Afghanistan: Ghani blames ‘abrupt’ US exit for worsening security

The Afghan president blames the country’s deteriorating security situation on the US deciding to withdraw troops by August 31.

Armed Afghans stand guard at a check point in the Pul-e Malan area of Guzara district in Herat, Afghanistan [Jalil Rezayee/EPA]

Afghanistan’s President Ashraf Ghani has blamed the country’s deteriorating security on the United States deciding “abruptly” to withdraw its troops.

Presenting his security plan before Parliament on Monday, Ghani said the situation in the war-torn nation will be “under control within six months”, adding that the US has pledged its full support.

“The reason for our current situation is that the decision was taken abruptly,” he told Parliament, adding he had warned Washington the withdrawal would have “consequences”.

The president added that “protection of the people” is a duty he will maintin.

After his address, both houses of parliament released a joint statement, expressing their full support for Ghani’s security plan.

In their statement, the legislators declared their “firm” support to human and women’s rights and freedom of speech and said they stand with the Afghan National Army, “who sacrifice their lives for the nation”.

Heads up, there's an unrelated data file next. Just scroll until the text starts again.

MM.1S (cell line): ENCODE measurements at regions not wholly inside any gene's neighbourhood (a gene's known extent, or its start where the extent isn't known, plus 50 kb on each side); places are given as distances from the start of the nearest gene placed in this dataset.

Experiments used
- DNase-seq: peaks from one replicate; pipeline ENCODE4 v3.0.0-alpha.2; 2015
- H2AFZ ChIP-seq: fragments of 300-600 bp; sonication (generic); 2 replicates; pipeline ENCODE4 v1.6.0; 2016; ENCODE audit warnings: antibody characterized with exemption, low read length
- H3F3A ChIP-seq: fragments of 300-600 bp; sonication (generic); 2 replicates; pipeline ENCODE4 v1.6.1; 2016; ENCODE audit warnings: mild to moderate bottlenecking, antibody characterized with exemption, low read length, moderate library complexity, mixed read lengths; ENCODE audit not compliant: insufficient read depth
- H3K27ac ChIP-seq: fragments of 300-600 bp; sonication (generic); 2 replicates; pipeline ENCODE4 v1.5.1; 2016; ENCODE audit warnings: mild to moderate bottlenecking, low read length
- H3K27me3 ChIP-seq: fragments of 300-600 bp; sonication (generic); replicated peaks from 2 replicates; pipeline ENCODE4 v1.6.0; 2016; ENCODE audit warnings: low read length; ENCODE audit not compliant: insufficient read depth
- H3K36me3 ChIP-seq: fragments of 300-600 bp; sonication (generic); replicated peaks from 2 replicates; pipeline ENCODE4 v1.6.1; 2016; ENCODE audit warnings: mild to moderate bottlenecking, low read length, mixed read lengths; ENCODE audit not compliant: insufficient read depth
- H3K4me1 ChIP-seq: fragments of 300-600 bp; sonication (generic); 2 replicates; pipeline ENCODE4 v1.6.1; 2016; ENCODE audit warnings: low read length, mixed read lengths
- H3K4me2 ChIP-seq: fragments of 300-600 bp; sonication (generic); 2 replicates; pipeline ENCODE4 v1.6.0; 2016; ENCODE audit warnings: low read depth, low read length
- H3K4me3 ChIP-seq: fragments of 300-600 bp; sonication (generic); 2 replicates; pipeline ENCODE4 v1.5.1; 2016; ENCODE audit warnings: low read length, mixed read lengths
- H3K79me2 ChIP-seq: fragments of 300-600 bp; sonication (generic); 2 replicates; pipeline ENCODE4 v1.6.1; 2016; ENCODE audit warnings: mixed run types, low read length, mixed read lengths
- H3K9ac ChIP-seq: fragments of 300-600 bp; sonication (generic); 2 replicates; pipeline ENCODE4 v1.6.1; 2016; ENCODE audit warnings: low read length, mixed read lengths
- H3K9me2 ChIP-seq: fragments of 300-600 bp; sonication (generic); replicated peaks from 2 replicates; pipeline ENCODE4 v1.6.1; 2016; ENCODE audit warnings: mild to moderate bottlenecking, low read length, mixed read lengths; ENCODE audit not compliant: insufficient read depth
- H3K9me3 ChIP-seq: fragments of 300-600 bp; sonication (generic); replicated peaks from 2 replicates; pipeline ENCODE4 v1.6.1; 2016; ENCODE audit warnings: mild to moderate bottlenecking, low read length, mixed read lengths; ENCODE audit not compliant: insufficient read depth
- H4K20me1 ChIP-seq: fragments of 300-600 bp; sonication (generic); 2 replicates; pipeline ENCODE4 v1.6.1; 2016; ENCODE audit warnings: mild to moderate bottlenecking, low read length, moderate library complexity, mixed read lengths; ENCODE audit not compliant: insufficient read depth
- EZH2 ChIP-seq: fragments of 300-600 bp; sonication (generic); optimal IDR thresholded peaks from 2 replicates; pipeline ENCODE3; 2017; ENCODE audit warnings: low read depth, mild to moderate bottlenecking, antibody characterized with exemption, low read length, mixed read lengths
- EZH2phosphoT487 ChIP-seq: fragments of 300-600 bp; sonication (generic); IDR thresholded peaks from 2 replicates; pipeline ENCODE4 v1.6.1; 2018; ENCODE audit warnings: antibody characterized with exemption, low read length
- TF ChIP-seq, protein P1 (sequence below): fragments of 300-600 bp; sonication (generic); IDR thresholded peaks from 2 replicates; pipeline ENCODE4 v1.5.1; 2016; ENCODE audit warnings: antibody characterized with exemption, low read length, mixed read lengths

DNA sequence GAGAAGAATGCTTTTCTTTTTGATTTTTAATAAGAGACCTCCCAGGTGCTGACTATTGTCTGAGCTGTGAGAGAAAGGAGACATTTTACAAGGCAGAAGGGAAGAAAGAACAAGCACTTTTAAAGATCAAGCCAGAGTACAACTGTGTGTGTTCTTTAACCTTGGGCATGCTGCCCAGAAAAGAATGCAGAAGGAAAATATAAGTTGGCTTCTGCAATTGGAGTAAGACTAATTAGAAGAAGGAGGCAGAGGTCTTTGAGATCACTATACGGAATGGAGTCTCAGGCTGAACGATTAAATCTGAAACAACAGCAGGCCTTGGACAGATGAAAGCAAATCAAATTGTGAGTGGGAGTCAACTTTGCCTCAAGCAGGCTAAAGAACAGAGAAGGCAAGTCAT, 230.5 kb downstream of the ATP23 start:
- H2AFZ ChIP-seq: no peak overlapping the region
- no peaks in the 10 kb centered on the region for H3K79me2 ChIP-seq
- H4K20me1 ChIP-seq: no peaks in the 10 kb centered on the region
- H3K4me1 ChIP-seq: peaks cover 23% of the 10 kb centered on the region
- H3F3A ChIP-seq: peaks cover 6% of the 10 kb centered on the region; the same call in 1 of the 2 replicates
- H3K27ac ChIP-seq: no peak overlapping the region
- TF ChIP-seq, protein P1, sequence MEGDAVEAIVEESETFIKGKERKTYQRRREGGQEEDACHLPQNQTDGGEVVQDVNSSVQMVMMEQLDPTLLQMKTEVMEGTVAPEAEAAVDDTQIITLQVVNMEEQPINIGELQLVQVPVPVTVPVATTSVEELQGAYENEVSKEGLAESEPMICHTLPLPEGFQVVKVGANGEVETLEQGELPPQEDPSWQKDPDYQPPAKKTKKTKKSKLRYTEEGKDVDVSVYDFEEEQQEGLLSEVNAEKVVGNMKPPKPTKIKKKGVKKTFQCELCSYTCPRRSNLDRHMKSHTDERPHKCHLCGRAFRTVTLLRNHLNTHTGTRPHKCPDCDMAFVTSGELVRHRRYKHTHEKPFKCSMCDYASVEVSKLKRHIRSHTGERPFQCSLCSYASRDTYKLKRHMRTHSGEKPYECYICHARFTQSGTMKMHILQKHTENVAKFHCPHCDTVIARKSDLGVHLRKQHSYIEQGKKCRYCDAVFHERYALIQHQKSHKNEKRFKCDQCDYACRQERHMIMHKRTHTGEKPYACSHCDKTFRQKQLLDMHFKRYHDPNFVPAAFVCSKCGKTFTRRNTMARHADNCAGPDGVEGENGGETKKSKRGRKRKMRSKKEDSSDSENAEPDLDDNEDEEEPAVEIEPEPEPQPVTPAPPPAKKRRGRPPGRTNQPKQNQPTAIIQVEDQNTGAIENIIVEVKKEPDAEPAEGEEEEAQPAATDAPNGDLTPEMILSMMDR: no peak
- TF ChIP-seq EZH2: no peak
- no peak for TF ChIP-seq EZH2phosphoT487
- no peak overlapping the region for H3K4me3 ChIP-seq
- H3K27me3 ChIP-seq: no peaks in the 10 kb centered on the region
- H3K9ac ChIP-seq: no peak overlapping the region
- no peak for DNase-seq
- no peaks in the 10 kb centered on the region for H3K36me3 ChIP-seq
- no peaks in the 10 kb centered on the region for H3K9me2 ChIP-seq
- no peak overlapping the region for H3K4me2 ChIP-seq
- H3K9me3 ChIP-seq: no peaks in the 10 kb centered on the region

‘His time is over, God willing’

In response, the Taliban group released a statement to the media, calling Ghani’s statements “nonsense” and saying “his time is over”.

“He was trying to control his own bad [mental] state and mistakes,” said the statement.

“The nation has decided to prosecute the national traitors and bring them to justice. Declarations of war, making accusations and providing false information cannot prolong Ghani’s life,” it said.

“His time is over, God willing.”

For months, the Taliban’s rapid territorial gains during the final stages of the US military withdrawal have largely been in sparsely populated rural areas.

But in recent weeks, it has brought increasing pressure on provincial capitals and seized key border crossings.

The capture of any major urban centre would take their current offensive to another level and fuel concerns that the army is incapable of resisting the Taliban’s advances.

The government has repeatedly dismissed the group’s steady gains over the summer as lacking strategic value but has largely failed to reverse their momentum on the battlefield.

The Taliban has seized Afghan cities in the past but has managed to retain them only briefly.

Ali M Latifi contributed to this report from Kabul, Afghanistan

Source: Al Jazeera and news agencies